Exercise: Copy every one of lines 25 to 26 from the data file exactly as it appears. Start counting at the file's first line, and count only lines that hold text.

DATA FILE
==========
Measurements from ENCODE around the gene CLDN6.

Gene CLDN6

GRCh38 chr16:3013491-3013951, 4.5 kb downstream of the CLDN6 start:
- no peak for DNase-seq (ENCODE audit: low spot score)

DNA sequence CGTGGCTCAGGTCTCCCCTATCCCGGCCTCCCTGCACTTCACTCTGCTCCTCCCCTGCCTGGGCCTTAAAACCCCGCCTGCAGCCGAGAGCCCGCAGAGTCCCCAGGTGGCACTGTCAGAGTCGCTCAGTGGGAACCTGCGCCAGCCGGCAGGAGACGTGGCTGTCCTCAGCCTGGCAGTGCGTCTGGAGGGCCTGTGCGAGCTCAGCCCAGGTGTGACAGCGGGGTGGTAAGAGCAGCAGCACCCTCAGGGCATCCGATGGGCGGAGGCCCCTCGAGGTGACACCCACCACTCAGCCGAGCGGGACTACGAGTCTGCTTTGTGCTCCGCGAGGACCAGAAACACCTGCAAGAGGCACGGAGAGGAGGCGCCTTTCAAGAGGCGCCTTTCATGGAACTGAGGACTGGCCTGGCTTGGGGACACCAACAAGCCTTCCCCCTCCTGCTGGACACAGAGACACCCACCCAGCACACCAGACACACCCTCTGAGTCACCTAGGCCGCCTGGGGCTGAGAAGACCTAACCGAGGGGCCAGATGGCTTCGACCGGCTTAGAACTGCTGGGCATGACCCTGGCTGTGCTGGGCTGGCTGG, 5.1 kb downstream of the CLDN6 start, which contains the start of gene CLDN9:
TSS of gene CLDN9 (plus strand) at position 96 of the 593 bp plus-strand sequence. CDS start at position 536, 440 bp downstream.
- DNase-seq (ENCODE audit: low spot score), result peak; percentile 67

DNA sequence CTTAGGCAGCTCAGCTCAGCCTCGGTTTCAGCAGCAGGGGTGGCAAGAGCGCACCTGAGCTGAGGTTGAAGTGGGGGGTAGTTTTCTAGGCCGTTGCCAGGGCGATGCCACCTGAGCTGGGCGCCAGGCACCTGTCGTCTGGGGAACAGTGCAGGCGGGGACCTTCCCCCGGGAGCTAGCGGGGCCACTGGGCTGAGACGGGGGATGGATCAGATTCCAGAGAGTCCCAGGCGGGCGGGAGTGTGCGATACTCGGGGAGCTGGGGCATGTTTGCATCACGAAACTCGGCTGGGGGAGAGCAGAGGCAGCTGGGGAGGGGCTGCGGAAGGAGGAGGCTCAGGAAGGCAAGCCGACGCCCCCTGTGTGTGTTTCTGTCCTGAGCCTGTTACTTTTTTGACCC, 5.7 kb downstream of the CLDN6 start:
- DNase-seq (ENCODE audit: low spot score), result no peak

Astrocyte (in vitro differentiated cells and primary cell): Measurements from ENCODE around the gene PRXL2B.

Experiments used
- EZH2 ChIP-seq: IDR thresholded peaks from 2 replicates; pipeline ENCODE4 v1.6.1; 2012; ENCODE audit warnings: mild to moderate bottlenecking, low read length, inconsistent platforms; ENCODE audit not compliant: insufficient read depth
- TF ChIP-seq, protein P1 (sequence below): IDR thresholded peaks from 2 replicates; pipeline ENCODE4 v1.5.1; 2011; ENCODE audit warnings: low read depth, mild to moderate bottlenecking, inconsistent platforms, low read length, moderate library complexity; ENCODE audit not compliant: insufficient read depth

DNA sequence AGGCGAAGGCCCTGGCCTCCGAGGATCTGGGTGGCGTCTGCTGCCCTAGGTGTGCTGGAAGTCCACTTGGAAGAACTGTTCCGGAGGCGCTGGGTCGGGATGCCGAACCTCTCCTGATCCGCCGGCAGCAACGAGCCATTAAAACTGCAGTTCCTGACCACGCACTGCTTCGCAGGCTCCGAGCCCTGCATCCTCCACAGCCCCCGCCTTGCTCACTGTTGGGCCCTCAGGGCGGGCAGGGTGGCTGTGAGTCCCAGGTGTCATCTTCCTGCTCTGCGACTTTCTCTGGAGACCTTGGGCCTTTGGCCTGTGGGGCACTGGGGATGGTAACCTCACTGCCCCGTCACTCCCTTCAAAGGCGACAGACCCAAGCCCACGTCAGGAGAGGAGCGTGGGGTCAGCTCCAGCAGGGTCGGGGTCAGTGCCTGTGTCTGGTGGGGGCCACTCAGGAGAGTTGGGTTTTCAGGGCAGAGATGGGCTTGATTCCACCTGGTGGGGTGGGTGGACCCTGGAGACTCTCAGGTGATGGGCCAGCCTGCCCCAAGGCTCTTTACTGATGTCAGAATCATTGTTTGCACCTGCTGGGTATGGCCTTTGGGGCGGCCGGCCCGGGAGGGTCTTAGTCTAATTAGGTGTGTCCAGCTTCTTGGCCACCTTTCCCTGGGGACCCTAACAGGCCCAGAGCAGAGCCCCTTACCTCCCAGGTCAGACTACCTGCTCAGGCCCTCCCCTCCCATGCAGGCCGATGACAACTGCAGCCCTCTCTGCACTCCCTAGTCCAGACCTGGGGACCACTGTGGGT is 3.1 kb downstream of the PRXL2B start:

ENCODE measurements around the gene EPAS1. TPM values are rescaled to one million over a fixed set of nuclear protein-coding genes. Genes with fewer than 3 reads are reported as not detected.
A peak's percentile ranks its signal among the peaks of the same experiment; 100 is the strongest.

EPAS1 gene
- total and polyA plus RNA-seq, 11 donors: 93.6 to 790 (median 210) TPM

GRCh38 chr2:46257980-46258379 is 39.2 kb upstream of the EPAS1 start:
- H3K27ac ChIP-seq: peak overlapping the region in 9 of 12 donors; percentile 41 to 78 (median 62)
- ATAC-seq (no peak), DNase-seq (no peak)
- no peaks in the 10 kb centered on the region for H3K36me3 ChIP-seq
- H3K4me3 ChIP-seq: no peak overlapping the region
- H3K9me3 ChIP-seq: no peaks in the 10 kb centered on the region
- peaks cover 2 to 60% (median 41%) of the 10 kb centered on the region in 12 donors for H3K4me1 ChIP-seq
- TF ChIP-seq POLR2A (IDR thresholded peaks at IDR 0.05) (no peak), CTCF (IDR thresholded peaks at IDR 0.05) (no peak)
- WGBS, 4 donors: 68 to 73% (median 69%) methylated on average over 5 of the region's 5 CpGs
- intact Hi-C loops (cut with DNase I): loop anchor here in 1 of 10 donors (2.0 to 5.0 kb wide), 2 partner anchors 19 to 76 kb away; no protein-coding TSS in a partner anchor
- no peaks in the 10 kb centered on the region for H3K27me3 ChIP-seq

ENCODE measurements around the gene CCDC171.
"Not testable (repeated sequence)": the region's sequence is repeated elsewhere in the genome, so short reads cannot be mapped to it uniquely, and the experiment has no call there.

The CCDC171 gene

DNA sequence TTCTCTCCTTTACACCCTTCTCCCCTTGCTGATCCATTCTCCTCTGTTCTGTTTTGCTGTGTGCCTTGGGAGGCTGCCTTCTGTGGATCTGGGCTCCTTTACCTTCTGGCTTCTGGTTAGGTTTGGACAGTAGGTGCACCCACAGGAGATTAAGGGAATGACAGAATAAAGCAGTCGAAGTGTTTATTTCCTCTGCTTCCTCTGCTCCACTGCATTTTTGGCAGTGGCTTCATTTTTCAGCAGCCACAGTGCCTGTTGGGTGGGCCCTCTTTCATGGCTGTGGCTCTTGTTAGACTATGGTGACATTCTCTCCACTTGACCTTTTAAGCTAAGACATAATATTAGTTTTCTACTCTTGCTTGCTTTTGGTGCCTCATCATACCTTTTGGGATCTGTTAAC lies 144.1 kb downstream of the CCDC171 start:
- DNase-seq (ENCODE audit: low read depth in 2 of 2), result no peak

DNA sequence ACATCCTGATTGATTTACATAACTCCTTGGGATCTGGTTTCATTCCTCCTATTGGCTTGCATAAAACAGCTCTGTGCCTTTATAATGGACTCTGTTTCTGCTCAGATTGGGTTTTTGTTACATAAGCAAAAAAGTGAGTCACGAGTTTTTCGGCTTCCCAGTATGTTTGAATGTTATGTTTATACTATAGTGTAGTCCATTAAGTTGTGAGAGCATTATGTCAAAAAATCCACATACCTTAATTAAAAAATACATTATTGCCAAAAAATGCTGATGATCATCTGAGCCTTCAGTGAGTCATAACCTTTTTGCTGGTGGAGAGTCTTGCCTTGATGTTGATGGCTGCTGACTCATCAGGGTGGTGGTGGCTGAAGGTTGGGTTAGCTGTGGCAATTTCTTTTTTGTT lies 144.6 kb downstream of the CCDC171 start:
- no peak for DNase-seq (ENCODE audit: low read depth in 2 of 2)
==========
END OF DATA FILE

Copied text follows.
- peaks cover 2 to 60% (median 41%) of the 10 kb centered on the region in 12 donors for H3K4me1 ChIP-seq
- TF ChIP-seq POLR2A (IDR thresholded peaks at IDR 0.05) (no peak), CTCF (IDR thresholded peaks at IDR 0.05) (no peak)